The Collecting of Robert Owen’s Papers
Robert Owen was a man that did not stay in any one place for any great period of time. This soon becomes apparent when faced with letters addressed to him at numerous locations across England, Europe and America. Such was Owen’s haste moving around the country, many letters to him would require forwarding-on twice, three times, or maybe even four times before they would finally catch up with him. Each time the address from which he had departed being crossed out and replaced with his new location in a different town (or even country). Indeed, such was Owen’s energy in promoting his “causes”, that he would be well into his 80s before he finally ‘retired’ and deigned to spend a length of time in one place, with his last years being spent at Sevenoaks in Kent.
Owen’s unrelenting zeal and dedication to the “cause”, moving so rapidly from location to location, meant it was difficult to ascertain quite how the collection came together. It would seem highly improbable that Owen toted around his papers from place to place, his popularity and renown ensuring that he received mail in such great quantities this would be impractical, if not simply impossible. The previous assumption, and nothing more than a ‘best guess’, had been that following Owen’s death someone with a good deal of foresight had undertaken the task of gathering the collection together and preserving it until at least c1900, when we know that G.J. Holyoake took possession of it.
However, it appears that this assumption was off the mark, as evidence revealed during the cataloguing of the collection sheds new light on the matter. Through reading correspondence between Owen and his “Friends and Disciples”, it has been possible to substantiate that the collection was actually brought together around 1853, some 5 years before Owen died. Also revealed is the purpose for this, as Owen explains he wished to use the correspondence as a reference source while he was writing the first (and ultimately only part) of his autobiography. Of course, as we alluded to earlier, the letters were spread far and wide and this ensured it was no easy task to collect them together, and Owen was obliged to accept the kind offer of help from the “Friends and Disciples” to cover the cost incurred.
Letters were gathered from New Orleans, New York, New Harmony in America and added to ones in London by James Rigby, Owen’s loyal attendant in his latter years. Some form of arrangement was carried out by Rigby, though this has been lost over time, with the date the letter was written and name of correspondent annotated on the reverse of each item. Owen himself also being involved with this process, occasionally adding a brief note providing some context he must have perceived necessary.
Once the letters had been used by Owen whilst he wrote his Autobiography, it would appear that they were then placed in an iron trunk and passed into the custody of one, or more, of the three Trustees of the collection as appointed by Owen. Eldest son Robert Dale Owen along with Owen’s close associates Dr. Henry Travis and William Pare were charged with the safe-keeping of the letters, as in the event of Owens death they would provide the evidence of his achievements.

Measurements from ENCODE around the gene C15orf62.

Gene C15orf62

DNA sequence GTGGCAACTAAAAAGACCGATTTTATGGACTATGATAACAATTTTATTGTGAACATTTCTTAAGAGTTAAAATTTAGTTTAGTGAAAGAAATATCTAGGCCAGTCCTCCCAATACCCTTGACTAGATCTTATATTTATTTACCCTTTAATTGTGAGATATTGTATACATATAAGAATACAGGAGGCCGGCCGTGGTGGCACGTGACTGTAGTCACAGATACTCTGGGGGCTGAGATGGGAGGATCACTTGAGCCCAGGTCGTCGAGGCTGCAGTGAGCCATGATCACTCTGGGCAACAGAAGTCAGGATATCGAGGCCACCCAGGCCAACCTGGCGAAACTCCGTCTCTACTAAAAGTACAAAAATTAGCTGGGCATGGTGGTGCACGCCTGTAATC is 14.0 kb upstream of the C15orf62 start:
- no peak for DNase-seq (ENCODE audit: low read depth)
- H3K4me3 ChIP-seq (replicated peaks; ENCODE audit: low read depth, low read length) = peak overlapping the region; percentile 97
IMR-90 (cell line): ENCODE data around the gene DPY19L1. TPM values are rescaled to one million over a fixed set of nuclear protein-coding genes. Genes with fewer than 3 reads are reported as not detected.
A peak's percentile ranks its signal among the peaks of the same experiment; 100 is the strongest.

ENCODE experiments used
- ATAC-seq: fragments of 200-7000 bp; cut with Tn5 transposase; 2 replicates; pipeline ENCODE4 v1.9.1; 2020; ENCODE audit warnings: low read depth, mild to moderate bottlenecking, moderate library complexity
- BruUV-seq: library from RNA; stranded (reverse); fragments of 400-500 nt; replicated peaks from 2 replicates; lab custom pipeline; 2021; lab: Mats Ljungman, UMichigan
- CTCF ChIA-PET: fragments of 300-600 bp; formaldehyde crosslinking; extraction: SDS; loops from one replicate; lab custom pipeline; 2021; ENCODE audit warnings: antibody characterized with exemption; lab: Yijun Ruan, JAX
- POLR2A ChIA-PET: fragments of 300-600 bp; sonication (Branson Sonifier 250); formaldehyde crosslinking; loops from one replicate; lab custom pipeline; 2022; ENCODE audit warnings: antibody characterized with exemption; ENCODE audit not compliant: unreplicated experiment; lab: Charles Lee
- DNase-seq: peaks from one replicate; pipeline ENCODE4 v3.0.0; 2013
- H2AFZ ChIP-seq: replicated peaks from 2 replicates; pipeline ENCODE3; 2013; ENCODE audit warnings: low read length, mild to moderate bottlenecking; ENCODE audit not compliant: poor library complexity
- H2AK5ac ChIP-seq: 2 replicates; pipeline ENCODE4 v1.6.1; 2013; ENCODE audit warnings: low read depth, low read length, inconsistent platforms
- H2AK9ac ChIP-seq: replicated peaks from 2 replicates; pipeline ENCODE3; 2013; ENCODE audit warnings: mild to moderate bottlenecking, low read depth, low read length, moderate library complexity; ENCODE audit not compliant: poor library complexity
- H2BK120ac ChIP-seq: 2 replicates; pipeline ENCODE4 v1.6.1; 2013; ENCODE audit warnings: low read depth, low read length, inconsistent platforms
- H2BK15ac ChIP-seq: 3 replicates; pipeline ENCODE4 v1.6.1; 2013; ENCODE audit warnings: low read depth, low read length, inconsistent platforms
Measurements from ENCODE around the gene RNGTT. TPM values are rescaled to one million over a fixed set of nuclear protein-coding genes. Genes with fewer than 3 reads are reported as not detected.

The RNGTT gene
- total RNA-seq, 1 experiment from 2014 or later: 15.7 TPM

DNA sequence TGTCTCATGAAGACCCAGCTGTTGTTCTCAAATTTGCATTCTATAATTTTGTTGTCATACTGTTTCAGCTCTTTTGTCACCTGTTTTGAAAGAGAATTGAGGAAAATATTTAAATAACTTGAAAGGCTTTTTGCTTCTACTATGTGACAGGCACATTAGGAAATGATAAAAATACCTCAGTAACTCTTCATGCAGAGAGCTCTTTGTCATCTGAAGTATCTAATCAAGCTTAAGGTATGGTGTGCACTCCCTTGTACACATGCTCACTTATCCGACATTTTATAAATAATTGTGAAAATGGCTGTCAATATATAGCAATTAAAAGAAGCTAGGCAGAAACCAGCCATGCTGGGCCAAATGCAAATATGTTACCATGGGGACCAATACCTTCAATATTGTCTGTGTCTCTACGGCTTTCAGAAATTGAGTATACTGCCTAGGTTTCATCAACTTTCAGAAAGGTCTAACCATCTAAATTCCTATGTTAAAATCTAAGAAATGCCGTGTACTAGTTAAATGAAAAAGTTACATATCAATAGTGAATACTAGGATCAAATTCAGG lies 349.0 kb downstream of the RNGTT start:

For the eleven years following Owen’s death in 1858 it would appear that the letters remained somewhat forgotten about, kept under lock and key in the iron trunk. This was until, and presumably prompted by an enquiry as to the contents, William Pare wrote in a letter dated 20 February 1869 of opening the trunk, “confided” in him in 1858 Robert Dale Owen, at the offices of the printers Cassell, Petter & Galpin, Belle Sauvage Yard, London.
Following this brief examination by Pare in 1869, the trail again goes cold until c1900 when G.J. Holyoake began his investigation into the whereabouts of the collection. Holyoake, having been informed they had most recently been in the possession of the late Henry Travis (Travis was the last of the three Trustees to die in 1884), makes contact with the Executors of Travis’ Will, only to be informed they have no knowledge of their whereabouts. Nevertheless, following a two year search, and assisted with information “privately” passed by an unnamed source, the letters were eventually located. Holyoake was then granted possession by [Thomas Dixon] Galpin, one of the Executors of Travis’ Will (who just happens to be a partner of Cassell, Petter & Galpin of Belle Sauvage Yard ), and told that he can “dispose of the them as he see fit”.
Holyoake scrutinised the collection for 2 years before donating it to the Co-operative Union in 1903 and on 1 January 2000 the Co-operative Union Archive was transferred to the Co-operative College. Now, with the help of money from The National Cataloguing Grants Scheme, the Robert Owen Collection has been fully catalogued and will very shortly be available to researchers across the world via the Archives Hub. Additionally, each item of correspondence has been cleaned of surface dirt, placed in a polyester sleeve and stored in a fire retardant cabinet to preserve them safely for generations to come.
Published On: April 16, 2012
Written By: Simon
Filed Under: Robert Owen